Over the weekend, Congress passed the much anticipated 2009 stimulus bill. Once the president signs the bill, the Department of Education will begin the process of distributing the over $90 billion in education funds. In the end, the amount each state will receive is only slightly less than what was allocated in the House adopted bills. Some states fare quite well and can expect a rather large infusion of funds (DC, Louisiana, Wyoming), while others will have to make do with considerably less (Utah, Mississippi). As was expected, the distribution of funds is skewed by the existing Title I formulas.
To help shine a light on the distribution process, the House Education and Labor Committee has released state and district level estimates of stimulus dollar distributions for the major programs listed in the stimulus bill. The Committee's estimates are based on CRS calculations of 2009 allocations to states and districts for Title I Grants to local education agencies (LEAs), Title I School Improvement Grants, Title II Education Technology Grants, McKinney Vento Homeless Assistance, IDEA Part B, IDEA Part C, and the State Fiscal Stabilization Fund (for all years).
We used these estimates to examine total stimulus dollars per student and Title I dollars per poor student in the 50 states, DC, and Puerto Rico. The story is not much different from previous analyses of the House adopted version of the bill.
First we examined total stimulus dollars in 2009 without including funds from the State Fiscal Stabilization Fund. According to our analyses, the District of Columbia will receive the most stimulus dollars per student in 2009 - $1,152. Puerto Rico will receive the second most at $745 per student, and Louisiana will receive the third most at $740. The District of Columbia and Louisiana rank second and third, after Mississippi, in terms of students living in poverty. Mississippi is slated to receive $616 per student, ranking 13th.
In contrast, Utah is expected to receive the least in total stimulus dollars at $344 per student. Utah ranks 47th in terms of students living in poverty (10.2 percent). New Hampshire, which has the lowest percentage of students living in poverty, will receive $456 per student, ranking 42nd.
When we included the State Fiscal Stabilization Fund in our total stimulus dollars per student calculation, the story changed slightly. The State Fiscal Stabilization Fund consists of a State Incentive Grant Program, an Innovation Fund, and a general fund to be used to help states maintain 2008 levels of education funding. Although DC is expected to receive the most stimulus dollars per student ($2,658), Delaware is expected to receive the second most at $1,944 per student, displacing Puerto Rico which ranks 23rd with the inclusion of the Stabilization Fund. Several other states receive large increases in per student funding with the addition of the Stabilization Fund. Arizona jumps from 37th to 24th, Hawaii from 32nd to 20th, and Maryland moves from 41st to 31st in terms of per student stimulus funding. Utah is still expected to receive the least per student ($1,289).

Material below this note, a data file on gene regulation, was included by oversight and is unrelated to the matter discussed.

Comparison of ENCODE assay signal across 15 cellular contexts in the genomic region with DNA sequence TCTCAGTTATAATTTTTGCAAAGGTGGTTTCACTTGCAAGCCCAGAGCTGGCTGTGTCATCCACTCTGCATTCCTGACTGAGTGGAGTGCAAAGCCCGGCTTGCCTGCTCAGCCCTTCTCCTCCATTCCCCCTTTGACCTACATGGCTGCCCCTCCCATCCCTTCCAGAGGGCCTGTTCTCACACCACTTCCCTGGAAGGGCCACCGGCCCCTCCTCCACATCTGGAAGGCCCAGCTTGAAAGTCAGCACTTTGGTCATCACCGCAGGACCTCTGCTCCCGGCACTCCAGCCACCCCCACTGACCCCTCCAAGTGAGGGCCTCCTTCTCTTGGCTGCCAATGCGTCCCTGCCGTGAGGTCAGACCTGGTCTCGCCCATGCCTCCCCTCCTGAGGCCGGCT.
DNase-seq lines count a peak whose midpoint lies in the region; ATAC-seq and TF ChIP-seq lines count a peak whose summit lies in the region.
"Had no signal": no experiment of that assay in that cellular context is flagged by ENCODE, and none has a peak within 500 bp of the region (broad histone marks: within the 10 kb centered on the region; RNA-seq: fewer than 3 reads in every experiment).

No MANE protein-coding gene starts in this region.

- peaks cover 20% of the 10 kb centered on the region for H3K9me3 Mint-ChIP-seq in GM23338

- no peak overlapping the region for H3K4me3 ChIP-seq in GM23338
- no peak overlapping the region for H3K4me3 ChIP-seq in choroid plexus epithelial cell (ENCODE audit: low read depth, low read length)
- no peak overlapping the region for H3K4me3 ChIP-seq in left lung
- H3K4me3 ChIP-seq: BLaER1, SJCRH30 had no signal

This reshuffling of state ranking in terms of per pupil stimulus spending can be attributed to the way the State Fiscal Stabilization Fund is distributed. Rather than relying on existing Title I formulas to distribute these dollars, the stimulus bill allocates the Stabilization Fund based on a calculation that combines total student population (age 5-24) and total population (all ages). As a result, the per student allocation of the Stabilization Fund is relatively similar among states.
As we discussed previously, Title I formulas take into account other factors beyond number or percent of students living in poverty. The formulas consider state size, state effort (proportion of total state budget dedicated to education), and state funding equity (degree to which the state funds each district equitably). These factors skew the distribution of Title I funds, lessening the degree to which states with larger poor populations receive more funds per student.
Finally, we examined the distribution of 2009 Title I stimulus dollars per poor student. As in our previous analysis, Wyoming is expected to receive the most funds per poor student at $2,715 even though it ranks 43rd in terms of students in poverty. Vermont will receive the second most at $2,688 per poor student. Vermont ranks 46th in terms of poverty. Utah will receive the least per poor student ($780) and ranks 46th in poverty.
Mississippi, which has the highest percentage of students living in poverty, will receive $916 per poor student, ranking 42nd in stimulus dollars per pupil. New Hampshire, the least impoverished state, will receive $1,821 per poor student, ranking 7th.
The stimulus bill is expected to provide a short term boost to our economy, while building the capacity for states and districts' to properly fund education. Given the economic, rather than social, motivations of the stimulus, it is unsurprising that there is little relationship between poverty and the distribution of stimulus dollars. However, one of the programs the stimulus funds, Title I, has a mission that is inherently linked to poverty. Until the Title I formulas are altered to better reflect the percent of students living in poverty, Title I's goals may continue to go unaddressed.
A spreadsheet containing this information for all 50 states, DC, and Puerto Rico can be downloaded here.